Wednesday, June 30, 2010

Eager Expectations

We recently celebrated of our first anniversary and are now increasingly excited at the approach of the baby's due date. These events have brought some reflections upon the nature of "eager expectations" to my mind. I mean the breathless wonderful waiting for a thing to happen; something you have longed after and hoped for and now is finally soon to be. Since within the last year and a half of my life I have gone from being single to married and an expectant mother, the events of becoming married and a mother have been my "eager expectations".

I remember as the date of our wedding drew closer how the longing and delight to be with my (then) fiancee became greater and greater. I knew when I should be united with him, but the fact that I wasn't yet weighed upon me so that whenever we were apart I did not feel "whole" -as though some piece of me was missing. The day of our wedding could not come soon enough.

Now, I am increasingly longing for our baby to be born. Not only because I am increasingly uncomfortable, but because I want to meet the little person -to know who it is, not just that it is. Unlike waiting for my wedding, I have no idea when this little person shall appear. It could be tomorrow, or it could be another week and a half.

These "eager expectations" remind me of how Scripture encourages us to long and wait for Christ. Like a bride waiting for her bridegroom and feeling so pointedly his absence, so are we to fervently desire to be with Christ and notice His absence. For not until we are with Him in paradise we will truly feel "unified" with Him and as a "whole" self. Similar to waiting for a baby, we do not know when He will come -day or night. A bride (usually, hopefully!) "knows" her bridegroom. She can recognize him and trusts him when he says he will show up at their wedding. Even so with Christ; we do trust that He will come back even as He said He would (John 14). At the same time, like with a unborn child, we do not know exactly what He shall be like when we actually get to see him.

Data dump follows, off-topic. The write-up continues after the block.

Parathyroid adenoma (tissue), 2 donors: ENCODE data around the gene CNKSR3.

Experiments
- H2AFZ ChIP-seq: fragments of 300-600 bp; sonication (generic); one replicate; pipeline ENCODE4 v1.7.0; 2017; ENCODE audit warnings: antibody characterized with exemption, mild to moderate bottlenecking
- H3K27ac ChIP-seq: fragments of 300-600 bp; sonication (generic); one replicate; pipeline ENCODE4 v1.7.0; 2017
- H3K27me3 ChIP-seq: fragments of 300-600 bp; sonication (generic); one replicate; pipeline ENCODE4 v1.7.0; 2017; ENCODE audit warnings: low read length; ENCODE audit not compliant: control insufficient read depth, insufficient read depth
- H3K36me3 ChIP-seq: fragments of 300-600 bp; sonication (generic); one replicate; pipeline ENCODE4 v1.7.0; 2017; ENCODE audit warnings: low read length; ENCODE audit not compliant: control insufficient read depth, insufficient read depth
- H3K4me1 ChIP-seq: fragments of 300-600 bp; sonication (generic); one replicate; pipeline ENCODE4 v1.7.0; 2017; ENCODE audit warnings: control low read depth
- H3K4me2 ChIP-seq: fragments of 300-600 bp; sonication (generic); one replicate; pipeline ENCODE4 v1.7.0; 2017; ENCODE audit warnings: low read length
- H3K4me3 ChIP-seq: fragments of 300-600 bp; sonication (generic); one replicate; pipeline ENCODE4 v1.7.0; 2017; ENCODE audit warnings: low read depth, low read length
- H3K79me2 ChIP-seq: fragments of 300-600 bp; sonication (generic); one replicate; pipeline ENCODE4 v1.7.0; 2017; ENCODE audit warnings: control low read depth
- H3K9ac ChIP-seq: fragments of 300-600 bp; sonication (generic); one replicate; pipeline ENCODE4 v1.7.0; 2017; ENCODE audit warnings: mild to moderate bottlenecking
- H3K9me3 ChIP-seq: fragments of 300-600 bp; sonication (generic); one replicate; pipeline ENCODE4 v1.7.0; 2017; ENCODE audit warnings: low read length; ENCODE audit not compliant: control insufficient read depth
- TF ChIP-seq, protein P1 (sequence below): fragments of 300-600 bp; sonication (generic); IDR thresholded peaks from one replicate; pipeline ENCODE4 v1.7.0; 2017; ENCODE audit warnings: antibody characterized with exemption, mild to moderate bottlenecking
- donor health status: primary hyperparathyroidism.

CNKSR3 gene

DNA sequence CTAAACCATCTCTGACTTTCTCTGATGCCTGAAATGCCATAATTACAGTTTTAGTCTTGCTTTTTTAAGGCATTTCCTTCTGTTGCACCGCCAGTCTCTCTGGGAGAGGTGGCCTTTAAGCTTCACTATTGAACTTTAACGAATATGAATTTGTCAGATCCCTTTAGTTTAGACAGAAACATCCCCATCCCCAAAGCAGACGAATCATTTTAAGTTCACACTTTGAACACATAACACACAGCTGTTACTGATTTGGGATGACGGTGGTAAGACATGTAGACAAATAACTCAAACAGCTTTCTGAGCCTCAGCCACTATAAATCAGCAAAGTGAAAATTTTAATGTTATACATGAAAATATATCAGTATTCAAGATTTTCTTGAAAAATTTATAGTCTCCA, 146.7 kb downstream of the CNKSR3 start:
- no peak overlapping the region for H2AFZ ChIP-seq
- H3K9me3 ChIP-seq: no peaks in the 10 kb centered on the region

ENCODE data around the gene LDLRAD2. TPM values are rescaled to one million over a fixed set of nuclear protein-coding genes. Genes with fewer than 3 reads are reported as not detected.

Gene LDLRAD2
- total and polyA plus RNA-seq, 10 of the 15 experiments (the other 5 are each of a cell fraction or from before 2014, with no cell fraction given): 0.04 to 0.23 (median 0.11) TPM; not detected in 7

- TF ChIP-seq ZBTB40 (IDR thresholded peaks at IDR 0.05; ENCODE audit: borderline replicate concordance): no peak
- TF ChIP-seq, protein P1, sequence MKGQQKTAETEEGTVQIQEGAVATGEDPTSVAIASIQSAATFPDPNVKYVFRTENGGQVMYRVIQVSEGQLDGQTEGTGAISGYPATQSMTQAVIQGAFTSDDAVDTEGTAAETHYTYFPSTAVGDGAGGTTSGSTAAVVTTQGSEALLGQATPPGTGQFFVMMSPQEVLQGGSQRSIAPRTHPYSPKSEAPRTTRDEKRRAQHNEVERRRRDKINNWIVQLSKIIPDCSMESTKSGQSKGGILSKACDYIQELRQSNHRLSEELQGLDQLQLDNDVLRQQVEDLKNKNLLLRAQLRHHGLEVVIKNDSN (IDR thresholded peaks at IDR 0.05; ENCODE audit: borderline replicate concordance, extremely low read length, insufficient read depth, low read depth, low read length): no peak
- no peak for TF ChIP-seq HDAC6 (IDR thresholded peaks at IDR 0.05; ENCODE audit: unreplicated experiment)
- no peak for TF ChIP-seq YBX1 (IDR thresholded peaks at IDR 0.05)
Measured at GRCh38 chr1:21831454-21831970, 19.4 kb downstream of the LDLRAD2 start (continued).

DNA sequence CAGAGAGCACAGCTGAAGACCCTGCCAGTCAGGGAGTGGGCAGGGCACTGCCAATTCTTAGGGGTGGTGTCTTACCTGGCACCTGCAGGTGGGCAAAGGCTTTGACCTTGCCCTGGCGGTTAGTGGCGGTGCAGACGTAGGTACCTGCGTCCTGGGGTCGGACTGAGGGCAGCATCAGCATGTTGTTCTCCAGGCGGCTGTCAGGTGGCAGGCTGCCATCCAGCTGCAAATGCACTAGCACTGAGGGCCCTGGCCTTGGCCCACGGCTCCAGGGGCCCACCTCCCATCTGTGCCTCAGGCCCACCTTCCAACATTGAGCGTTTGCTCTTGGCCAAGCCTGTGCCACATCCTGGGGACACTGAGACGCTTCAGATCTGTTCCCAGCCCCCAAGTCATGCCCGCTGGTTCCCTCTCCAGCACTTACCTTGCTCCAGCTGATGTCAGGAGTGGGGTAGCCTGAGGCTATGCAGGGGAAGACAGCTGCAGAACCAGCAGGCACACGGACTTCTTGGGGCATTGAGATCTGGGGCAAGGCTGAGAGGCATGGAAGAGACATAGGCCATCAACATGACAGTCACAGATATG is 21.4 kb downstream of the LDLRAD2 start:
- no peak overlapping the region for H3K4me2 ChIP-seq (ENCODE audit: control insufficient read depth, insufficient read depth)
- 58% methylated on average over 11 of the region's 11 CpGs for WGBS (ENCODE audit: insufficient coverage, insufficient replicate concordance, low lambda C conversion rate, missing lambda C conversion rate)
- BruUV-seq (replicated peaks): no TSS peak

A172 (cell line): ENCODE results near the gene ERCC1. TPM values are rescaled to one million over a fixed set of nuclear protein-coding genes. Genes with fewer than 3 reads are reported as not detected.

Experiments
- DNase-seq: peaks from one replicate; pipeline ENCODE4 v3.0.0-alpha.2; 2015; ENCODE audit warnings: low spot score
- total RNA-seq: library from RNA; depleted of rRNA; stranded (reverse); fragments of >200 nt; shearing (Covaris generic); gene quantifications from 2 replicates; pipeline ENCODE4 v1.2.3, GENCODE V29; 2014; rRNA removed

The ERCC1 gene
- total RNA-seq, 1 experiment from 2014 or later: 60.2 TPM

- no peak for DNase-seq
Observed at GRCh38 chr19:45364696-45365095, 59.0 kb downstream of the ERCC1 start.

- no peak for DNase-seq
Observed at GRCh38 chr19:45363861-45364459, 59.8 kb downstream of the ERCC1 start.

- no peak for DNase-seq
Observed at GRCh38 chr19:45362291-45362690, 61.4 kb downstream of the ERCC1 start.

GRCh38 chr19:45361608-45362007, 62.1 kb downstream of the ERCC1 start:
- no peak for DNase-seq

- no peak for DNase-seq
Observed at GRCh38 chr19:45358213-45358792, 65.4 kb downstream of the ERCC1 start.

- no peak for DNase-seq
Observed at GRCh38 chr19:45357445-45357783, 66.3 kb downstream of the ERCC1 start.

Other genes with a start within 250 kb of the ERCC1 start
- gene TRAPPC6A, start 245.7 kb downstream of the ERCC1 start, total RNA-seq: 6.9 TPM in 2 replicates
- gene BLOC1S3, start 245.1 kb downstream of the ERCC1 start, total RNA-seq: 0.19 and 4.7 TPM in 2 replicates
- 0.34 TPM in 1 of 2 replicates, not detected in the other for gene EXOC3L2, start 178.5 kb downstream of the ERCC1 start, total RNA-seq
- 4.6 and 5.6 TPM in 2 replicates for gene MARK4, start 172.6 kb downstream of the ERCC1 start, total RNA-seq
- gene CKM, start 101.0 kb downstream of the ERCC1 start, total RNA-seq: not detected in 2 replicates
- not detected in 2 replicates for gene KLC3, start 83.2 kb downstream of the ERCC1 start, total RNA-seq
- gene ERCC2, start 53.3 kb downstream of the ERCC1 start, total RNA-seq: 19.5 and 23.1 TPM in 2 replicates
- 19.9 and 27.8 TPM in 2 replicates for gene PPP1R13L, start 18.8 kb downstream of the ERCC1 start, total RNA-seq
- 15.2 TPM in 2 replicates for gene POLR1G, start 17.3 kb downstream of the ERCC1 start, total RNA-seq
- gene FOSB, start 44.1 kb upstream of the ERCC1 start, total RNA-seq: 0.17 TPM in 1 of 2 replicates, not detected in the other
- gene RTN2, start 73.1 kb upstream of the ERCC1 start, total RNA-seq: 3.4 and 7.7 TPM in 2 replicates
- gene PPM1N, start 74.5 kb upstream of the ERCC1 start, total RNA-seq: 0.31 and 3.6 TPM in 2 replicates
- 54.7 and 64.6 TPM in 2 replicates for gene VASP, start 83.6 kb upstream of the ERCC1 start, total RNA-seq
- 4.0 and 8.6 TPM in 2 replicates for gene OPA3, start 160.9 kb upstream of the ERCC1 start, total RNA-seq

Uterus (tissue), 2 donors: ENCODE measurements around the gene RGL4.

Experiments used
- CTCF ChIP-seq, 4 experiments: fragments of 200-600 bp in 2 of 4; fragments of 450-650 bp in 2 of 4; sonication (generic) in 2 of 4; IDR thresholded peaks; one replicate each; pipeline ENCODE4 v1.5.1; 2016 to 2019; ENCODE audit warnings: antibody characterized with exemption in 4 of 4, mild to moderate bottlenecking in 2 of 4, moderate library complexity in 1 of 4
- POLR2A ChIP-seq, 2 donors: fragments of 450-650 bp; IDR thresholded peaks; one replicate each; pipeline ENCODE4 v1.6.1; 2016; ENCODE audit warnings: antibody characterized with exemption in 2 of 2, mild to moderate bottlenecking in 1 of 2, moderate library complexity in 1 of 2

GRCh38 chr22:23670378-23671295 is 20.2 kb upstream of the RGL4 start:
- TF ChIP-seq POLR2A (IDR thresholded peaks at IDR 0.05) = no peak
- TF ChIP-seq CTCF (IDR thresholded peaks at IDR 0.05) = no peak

Of course the comparison can only go so far before becoming absurd. Still, I remember wondering during my engagement if the weight of longing had any other purpose(s) than to sometimes be a little trying. Yet again, God shows how He uses events in our lives for a purpose.
I hope this encourages you during those times when we must wait (often seemingly unnecessarily) for a good thing. Not only do we look forward with excitement to the blessing of special events, but our times of "waiting" also bring blessings -the blessing of eagerly expecting the return of our Lord and Savior Jesus Christ.

"And if I go and prepare a place for you,
I will come again,
and receive you unto myself; that where I am,
there ye may be also."
John 14:3

Please, South, Don't Rise Again...

I've found myself in deep thought recently over any number of topics, but one of the more frequently reoccurring ones concerns Facebook.  Through (relatively speaking) little fault of my own, I've recently become Facebook "friends" with some ardent Southerners.  I'll leave for another post the meaninglessness of such friendships and concentrate more on the topic at hand - that is, strong-minded Southern sympathizers.